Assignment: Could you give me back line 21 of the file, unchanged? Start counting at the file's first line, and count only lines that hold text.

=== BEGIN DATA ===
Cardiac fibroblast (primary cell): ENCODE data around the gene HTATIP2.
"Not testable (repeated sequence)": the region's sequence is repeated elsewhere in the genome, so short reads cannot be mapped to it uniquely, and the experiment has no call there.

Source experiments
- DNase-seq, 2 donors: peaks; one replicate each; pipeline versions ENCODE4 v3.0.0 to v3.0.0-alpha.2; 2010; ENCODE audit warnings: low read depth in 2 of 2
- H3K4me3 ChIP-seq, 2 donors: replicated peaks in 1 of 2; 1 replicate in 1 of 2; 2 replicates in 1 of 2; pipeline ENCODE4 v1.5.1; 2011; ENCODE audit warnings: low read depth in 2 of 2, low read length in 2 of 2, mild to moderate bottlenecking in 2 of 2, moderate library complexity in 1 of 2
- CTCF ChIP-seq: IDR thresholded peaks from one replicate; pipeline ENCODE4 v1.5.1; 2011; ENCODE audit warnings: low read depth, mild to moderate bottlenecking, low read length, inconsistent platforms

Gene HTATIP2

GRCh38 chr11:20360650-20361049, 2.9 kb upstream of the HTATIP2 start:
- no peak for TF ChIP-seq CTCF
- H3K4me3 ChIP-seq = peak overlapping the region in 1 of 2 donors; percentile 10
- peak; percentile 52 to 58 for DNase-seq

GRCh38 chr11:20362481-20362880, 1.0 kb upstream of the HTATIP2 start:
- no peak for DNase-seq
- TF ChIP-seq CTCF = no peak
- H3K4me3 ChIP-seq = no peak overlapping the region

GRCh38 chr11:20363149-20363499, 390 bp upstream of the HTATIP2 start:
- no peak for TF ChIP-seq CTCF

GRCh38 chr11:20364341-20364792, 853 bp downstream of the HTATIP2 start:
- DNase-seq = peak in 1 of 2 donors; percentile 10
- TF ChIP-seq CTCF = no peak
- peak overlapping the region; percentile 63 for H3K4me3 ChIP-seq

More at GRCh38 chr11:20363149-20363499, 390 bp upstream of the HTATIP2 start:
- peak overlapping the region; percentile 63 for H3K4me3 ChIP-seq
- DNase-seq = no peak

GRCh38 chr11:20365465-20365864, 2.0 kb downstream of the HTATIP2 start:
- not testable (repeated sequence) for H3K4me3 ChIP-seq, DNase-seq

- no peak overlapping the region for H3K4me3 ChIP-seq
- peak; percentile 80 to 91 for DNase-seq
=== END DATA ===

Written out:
- peak overlapping the region; percentile 63 for H3K4me3 ChIP-seq